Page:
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Southern Common Market Flag

Jun 14, 2017



I discovered the official web site of the Southern Common Market. The members of this economic zone are: Argentina, Brazil, Paraguay, Uruguay and associated members are Bolivia and Chile. The aim of the common market is to increase regional economic cooperation. It is also known as Mercado Común del Sur (Mercosur) in Spanish, and Mercado Comum do Cone Sul (Mercosul) in Portuguese.

"MERCOSUL" is the Portuguese acronym of the group. Maybe the Spanish name of the group "MERCOSUR" is better known, because three of four Mercosur members do have Spanish as their official language (Argentina, Paraguay and Uruguay). The two "observers" not fully members (Chile and Bolivia) also speak Spanish. And the countries that had manifested some interest in joining Mercosur in the future (Mexico and Venezuela) also speak Spanish. However as Richard said, the group is known as "MERCOSUL" in Brazil. 

Description and symbolism

The flag above is based on one I saw on the web site. The stars symbolize the members and the disposition is like Southern Cross constellation, the line I think symbolizes the global position of the market in the Southern Hemisphere.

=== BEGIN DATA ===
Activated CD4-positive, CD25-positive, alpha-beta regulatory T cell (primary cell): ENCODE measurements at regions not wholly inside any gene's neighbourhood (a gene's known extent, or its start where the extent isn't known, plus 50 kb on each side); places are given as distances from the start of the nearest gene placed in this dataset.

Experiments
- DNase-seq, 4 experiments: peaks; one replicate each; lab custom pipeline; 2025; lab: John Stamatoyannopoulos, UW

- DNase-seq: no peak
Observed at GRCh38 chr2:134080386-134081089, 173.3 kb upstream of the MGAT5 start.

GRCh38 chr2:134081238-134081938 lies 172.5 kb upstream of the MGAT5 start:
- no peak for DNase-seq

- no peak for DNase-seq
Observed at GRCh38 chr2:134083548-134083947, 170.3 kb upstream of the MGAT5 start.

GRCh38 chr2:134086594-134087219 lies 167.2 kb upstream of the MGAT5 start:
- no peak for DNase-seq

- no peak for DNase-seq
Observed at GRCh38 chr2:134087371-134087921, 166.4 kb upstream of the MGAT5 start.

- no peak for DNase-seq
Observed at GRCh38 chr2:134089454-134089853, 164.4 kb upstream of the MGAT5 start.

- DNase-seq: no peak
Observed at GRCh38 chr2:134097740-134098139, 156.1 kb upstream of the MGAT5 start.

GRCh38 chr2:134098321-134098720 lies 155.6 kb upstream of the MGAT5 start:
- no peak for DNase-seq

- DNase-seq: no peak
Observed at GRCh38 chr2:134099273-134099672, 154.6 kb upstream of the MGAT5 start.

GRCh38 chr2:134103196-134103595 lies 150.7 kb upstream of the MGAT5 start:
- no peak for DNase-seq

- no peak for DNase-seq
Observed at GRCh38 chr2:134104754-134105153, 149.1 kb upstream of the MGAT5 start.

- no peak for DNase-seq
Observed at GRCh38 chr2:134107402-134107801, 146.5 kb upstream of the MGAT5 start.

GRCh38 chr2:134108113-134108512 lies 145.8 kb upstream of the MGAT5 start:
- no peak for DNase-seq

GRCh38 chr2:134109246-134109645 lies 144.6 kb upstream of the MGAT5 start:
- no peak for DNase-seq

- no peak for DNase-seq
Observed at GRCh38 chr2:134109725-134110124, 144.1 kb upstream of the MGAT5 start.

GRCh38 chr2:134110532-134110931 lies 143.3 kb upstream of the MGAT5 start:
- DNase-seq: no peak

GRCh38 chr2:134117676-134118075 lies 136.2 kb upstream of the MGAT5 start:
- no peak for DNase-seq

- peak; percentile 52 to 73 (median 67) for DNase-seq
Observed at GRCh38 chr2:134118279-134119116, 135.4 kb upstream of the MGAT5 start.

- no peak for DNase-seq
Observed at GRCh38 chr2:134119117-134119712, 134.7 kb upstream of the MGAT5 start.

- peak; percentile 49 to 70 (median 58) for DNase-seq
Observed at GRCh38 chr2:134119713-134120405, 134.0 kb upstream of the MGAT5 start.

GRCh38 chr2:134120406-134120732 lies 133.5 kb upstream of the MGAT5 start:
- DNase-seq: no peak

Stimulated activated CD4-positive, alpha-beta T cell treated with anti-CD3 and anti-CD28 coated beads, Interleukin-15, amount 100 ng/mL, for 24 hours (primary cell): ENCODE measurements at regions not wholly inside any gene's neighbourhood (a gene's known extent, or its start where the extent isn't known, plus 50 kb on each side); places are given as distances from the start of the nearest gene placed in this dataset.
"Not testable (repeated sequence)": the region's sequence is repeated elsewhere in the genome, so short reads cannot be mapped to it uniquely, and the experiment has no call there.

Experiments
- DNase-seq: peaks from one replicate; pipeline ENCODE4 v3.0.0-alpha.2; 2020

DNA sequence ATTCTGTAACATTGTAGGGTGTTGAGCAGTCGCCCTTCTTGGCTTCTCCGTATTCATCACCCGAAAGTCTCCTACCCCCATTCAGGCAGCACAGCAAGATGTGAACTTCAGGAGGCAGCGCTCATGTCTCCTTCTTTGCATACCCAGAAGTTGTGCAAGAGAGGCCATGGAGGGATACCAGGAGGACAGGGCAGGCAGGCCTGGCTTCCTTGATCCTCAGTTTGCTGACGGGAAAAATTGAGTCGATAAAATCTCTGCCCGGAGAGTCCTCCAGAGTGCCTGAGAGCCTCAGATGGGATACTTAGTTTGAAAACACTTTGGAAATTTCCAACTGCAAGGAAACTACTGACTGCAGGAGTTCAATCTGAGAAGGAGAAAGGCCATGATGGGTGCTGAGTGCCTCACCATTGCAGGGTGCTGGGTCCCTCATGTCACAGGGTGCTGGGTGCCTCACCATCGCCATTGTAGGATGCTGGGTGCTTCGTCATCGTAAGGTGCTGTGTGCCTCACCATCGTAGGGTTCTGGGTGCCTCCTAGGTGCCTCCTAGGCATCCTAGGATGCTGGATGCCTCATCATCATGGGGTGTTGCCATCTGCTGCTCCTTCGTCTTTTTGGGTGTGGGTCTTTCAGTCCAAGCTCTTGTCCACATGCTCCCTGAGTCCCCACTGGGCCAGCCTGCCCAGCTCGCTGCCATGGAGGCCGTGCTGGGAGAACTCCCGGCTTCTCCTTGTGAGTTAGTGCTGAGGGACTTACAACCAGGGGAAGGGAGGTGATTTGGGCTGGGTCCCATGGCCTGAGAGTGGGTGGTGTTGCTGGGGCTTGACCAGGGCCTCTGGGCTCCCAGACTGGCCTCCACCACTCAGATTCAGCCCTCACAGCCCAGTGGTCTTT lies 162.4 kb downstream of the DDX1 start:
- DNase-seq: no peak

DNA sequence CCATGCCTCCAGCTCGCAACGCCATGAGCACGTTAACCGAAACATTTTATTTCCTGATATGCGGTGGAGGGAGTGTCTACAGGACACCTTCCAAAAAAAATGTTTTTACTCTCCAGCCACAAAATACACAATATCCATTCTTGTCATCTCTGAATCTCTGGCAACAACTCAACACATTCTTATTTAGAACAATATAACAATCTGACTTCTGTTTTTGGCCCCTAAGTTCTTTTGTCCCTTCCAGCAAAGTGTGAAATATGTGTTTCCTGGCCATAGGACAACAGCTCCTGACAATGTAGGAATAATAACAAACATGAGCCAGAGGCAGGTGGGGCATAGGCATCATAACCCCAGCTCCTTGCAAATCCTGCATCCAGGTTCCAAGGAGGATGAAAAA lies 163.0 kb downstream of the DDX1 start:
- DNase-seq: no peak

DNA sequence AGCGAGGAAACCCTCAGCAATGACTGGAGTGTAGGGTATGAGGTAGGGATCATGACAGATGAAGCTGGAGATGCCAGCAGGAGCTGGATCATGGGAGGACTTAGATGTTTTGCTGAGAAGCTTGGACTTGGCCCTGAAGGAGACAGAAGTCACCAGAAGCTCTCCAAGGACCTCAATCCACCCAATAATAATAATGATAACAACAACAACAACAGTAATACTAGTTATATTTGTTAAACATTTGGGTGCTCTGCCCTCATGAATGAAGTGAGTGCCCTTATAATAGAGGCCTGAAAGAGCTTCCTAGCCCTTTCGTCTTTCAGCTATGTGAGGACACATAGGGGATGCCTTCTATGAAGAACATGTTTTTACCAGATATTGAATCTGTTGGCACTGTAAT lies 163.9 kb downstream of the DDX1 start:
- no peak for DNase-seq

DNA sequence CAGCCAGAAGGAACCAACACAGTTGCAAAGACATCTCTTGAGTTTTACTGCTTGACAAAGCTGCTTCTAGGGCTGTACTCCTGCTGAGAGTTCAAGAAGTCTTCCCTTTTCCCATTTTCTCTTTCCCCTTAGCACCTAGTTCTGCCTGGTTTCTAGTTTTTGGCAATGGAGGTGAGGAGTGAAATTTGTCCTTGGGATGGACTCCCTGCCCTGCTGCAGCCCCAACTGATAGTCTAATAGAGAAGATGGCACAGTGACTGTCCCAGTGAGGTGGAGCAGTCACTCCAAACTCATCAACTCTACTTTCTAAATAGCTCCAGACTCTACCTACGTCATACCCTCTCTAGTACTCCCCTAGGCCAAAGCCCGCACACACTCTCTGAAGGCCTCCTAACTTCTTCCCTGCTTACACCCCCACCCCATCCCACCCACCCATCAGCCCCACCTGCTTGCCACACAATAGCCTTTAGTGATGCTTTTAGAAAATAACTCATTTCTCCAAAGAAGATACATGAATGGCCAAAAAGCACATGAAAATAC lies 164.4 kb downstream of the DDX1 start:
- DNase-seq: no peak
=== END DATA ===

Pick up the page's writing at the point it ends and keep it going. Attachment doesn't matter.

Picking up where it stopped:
Could the green curve represent — in a stylized way — the (southern) tropic of Capricorn, in which the member countries of Mercosur are located? Just a thought.

The only Mercosur flag I have seen available in flag shops in Buenos Aires, Argentina, is the one with the "MERCOSUR" text written below the logo. We would need to know from a Brazilian member, if in Brazil a "MERCOSUL" flag does exist or not. I have never seen as a real flag the "no text" variant. But more research is needed to confirm or deny its possible existence. The flag is used in meetings of the group. For example when presidents or secretaries of government, join to discuss about Mercosur regulations.

Mercosur flags are not very common (yet). They are not used as European Union flags in Europe (for example). I think in Brazil, the authorities had the idea to use it in the Presidential Building next to the National Flag, but I have not heard any more news about it recently.

However, the real flag bears the word "Mercosul" (the acronym in Portuguese while "Mercosur" is the Castillian acronym). It is flown alongside the national flag of the Pro-Tempore presidency of the bloc, which is held alternatively, every six months, by each country's Minister of Foreign Affairs. Currently, there's a proposal in the Brazilian National Congress to have it flown mandatorily along with the National flag, more to the EU style, at least when Brazil is the Pro Tempore President.

Brazil now holds the presidency this semester, and I can see the flag been flown everyday along with the national flag on the Ministry of Foreign Affairs building. Currently, this is the only building in the country which flies the flag. By the end of the semester, only the Brazilian flag will be flown. 

Furthermore, the reverse of the flag is exactly the same, with the green stripe ascending from left to right, but with the Castillian acronym "Mercosur." On the other three countries, Argentina, Uruguay and Paraguay, which speak Castillian, the front of the flag reads "Mercosur," while in this case it is the back that reads "Mercosul."